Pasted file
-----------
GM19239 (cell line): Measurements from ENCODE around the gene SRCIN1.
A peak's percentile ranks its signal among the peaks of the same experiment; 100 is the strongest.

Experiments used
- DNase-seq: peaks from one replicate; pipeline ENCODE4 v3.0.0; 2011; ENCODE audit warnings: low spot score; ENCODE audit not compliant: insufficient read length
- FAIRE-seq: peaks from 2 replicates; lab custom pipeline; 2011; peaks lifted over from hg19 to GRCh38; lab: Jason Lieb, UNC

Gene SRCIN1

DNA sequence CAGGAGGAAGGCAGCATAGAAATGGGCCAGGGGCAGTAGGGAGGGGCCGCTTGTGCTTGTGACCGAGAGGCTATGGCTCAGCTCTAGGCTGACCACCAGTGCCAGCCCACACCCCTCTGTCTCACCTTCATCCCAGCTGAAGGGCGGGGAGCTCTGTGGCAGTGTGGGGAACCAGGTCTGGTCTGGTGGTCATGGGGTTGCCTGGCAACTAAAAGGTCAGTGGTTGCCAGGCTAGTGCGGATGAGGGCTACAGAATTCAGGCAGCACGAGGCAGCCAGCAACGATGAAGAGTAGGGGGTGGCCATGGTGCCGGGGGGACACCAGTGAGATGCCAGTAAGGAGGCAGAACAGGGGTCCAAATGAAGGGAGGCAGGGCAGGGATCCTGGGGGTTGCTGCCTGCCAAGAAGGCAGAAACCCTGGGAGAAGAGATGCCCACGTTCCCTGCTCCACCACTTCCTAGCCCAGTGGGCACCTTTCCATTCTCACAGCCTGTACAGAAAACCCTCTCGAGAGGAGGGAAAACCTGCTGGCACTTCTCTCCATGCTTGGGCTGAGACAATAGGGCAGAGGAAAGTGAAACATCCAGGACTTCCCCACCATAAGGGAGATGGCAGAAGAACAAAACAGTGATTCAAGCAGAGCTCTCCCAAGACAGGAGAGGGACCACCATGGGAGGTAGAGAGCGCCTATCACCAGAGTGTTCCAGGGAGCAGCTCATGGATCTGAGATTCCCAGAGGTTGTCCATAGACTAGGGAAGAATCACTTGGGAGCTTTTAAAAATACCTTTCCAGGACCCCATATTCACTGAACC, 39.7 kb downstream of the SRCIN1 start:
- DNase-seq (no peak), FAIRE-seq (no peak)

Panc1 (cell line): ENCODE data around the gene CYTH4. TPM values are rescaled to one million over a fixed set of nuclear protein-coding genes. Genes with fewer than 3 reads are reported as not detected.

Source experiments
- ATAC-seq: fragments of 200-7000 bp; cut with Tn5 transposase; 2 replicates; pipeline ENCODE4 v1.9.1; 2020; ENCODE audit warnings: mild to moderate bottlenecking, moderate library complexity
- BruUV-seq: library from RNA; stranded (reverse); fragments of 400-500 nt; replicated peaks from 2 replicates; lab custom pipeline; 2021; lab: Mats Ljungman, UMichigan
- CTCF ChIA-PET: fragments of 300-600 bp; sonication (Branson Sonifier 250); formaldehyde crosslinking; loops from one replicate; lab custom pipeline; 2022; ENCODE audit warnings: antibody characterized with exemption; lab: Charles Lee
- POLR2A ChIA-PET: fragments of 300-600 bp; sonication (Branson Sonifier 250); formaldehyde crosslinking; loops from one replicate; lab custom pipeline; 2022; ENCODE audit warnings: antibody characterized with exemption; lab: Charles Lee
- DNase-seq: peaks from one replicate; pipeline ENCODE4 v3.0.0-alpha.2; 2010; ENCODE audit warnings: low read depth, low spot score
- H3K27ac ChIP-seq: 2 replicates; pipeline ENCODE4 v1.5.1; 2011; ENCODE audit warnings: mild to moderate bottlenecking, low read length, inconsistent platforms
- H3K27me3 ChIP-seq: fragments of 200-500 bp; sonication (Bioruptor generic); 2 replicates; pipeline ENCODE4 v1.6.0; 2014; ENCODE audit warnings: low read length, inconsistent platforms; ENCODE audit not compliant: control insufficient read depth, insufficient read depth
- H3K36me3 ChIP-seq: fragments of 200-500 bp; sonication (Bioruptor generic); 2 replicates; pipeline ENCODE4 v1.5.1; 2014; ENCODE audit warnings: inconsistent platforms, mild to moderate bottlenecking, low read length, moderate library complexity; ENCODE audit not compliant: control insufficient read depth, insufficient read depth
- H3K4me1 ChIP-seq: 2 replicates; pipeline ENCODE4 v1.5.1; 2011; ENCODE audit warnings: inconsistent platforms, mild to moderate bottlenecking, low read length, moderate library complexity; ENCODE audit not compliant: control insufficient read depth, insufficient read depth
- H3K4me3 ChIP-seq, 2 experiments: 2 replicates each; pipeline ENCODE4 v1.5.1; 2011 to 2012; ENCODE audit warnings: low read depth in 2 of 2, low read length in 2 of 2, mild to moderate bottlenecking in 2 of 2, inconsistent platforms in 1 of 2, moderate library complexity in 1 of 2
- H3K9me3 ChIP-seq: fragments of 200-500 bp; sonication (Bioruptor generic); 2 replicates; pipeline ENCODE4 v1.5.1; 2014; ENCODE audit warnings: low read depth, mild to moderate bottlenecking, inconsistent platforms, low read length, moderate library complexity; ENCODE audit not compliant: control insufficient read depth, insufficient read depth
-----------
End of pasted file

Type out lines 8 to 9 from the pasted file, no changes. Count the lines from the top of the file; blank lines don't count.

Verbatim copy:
- DNase-seq (no peak), FAIRE-seq (no peak)

Panc1 (cell line): ENCODE data around the gene CYTH4. TPM values are rescaled to one million over a fixed set of nuclear protein-coding genes. Genes with fewer than 3 reads are reported as not detected.